Japanese whalers killed fewest whales ever in 2013 Antarctic hunt

From ANIMAL PEOPLE,  April 2013:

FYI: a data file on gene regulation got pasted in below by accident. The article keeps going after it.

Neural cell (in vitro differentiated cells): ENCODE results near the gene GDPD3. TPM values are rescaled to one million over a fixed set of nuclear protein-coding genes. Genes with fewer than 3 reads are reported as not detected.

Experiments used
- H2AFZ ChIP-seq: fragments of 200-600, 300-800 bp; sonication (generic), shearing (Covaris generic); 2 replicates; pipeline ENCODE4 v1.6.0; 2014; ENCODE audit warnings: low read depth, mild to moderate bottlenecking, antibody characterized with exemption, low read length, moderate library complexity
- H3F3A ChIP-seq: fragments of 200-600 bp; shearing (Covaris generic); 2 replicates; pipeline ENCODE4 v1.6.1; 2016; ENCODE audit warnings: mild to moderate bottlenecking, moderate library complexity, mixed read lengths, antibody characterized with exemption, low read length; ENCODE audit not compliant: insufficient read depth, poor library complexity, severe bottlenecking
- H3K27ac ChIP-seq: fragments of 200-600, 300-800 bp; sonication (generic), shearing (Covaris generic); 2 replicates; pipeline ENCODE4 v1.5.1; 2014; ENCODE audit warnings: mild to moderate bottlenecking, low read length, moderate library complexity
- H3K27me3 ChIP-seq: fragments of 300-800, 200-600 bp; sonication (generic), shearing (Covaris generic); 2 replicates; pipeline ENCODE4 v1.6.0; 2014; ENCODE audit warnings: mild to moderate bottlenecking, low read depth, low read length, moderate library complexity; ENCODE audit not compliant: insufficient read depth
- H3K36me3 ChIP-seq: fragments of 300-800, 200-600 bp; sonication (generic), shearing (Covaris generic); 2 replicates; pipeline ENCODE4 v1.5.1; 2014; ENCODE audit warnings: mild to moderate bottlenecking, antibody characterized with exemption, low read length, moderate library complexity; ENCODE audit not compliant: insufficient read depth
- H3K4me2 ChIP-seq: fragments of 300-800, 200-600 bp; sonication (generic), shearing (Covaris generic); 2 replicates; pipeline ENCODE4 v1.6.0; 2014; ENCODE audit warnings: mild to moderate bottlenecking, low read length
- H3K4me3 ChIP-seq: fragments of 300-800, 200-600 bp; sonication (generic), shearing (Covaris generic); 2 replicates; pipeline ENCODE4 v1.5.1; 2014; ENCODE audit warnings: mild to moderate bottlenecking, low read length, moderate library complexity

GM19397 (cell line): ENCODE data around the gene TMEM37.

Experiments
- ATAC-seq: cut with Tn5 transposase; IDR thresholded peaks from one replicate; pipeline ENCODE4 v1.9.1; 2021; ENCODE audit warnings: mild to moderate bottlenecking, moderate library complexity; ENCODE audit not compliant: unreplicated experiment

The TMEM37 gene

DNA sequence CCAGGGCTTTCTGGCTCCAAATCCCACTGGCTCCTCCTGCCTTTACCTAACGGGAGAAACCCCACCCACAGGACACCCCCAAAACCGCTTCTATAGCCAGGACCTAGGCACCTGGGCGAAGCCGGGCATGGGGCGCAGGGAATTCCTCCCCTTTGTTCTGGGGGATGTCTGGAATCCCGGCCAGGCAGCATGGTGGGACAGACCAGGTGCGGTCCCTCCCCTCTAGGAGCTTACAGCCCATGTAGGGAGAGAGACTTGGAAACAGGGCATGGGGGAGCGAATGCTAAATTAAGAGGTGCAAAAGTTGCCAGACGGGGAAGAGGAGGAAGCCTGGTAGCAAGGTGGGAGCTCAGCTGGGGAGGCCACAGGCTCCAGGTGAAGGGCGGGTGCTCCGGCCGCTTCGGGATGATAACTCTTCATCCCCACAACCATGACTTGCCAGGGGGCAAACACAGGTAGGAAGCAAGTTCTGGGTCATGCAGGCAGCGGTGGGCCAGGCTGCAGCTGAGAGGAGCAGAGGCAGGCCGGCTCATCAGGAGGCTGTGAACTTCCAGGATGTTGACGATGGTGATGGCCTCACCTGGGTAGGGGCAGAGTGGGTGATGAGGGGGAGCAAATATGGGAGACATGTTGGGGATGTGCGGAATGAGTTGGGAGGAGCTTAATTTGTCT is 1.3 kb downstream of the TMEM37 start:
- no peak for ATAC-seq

TOKYO––The Japanese whaling fleet in 2013 killed just 103 minke whales out of a self-assigned quota of 935,  and killed none of the 50 humpback and 50 fin whales they had hoped to kill,  acknowledged Japanese agriculture, forestry and fisheries minister Yoshimasa Hayashi at a homecoming media conference. Hayashi blamed interference by the Sea Shepherd Conservation Society for the economic failure of the annual whaling expedition into Antarctic waters.  The oceans surrounding Antarctica are nominally an international whale sanctuary,  designated by the International Whaling Commission,  but Japan has never recognized the designation and the IWC has no enforcement mechanism. The Sea Shepherd fleet docked at Williamstown,  Australia on March 20,  2013,  without founder Paul Watson.  Arrested in Germany in May 2012 on a 10-year-old Costa Rican warrant that was issued after the Sea Shepherds intercepted a shark-finning vessel,  Watson jumped bail and fled Germany in July 2012, contending that the Costa Rican warrant was a ruse meant to deliver him to Japan.  Japan then issued an Interpol “red alert” for Watson’s arrest. This and a December 2012 injunction issued by a three-judge panel from the U.S. Ninth Circuit Court of Appeals against “physically attacking” or closely approaching Japanese whalers have severely restricted Watson’s movements.  The Ninth Circuit Court of Appeals followed up on February 27,  2013 by formally designating the Sea Shepherds “pirates.” Wrote chief judge Alex Kozinski,  “You don’t need a peg leg or an eye patch.  When you ram ships; hurl glass containers of acid;  drag metal-reinforced ropes in the water to damage propellers and rudders; launch smoke bombs and flares with hooks;  and point high-powered lasers at other ships,  you are, without a doubt,  a pirate,  no matter how high-minded you believe your purpose to be.” But Sea Shepherd videos made on February 20 and 25,  2013 showed the Japanese factory ship Nisshin Maru ramming the Sea Shepherd vessels Steve Irwin and Bob Barker,  and it was the Japanese whale-catcher Shonan Maru #2 that on January 6,  2010 rammed the Ady Gil,  working with the Sea Shepherds, doing damage that eventually caused the Ady Gil to sink. The Sea Shepherds on March 21, 2013 asked the Netherlands Public Prosecutor’s Office to pursue charges against the captain and crew of the Nisshin Maru in connection with the February incidents.   “The Dutch Public Prosecutor’s Office has jurisdiction,”  said a Sea Shepherd media release,  “since the Steve Irwin and the Bob Barker sail under the Dutch flag.”  A third Sea Shepherd vessel,  the Sam Simon,  was also hit and damaged by the Nisshin Maru,  the Sea Shepherds said,  but is not flagged to the Netherlands. Land-based hunters at Taiji,  Japan,  killed nearly 900 dolphins and pilot whales during the winter of 2012-2013,  and captured nearly 250 alive to sell to oceanariums and swim-with-dolphins facilities,  reported Earth Island Institute International Marine Mammal Project associate director Mark Palmer. Reviewing video of the slaughter included in the Academy Award-winning 2009 documentary The Cove,  researchers Andrew Butterworth,  Philippa Brakes,  Courtney S. Vail,  and Diana Reiss reported in a recent edition of the Journal of Applied Animal Welfare Science that the killing method “does not conform to the recognized requirement for ‘immediate insensibility’ and would not be tolerated or permitted in any regulated slaughterhouse process in the developed world.”

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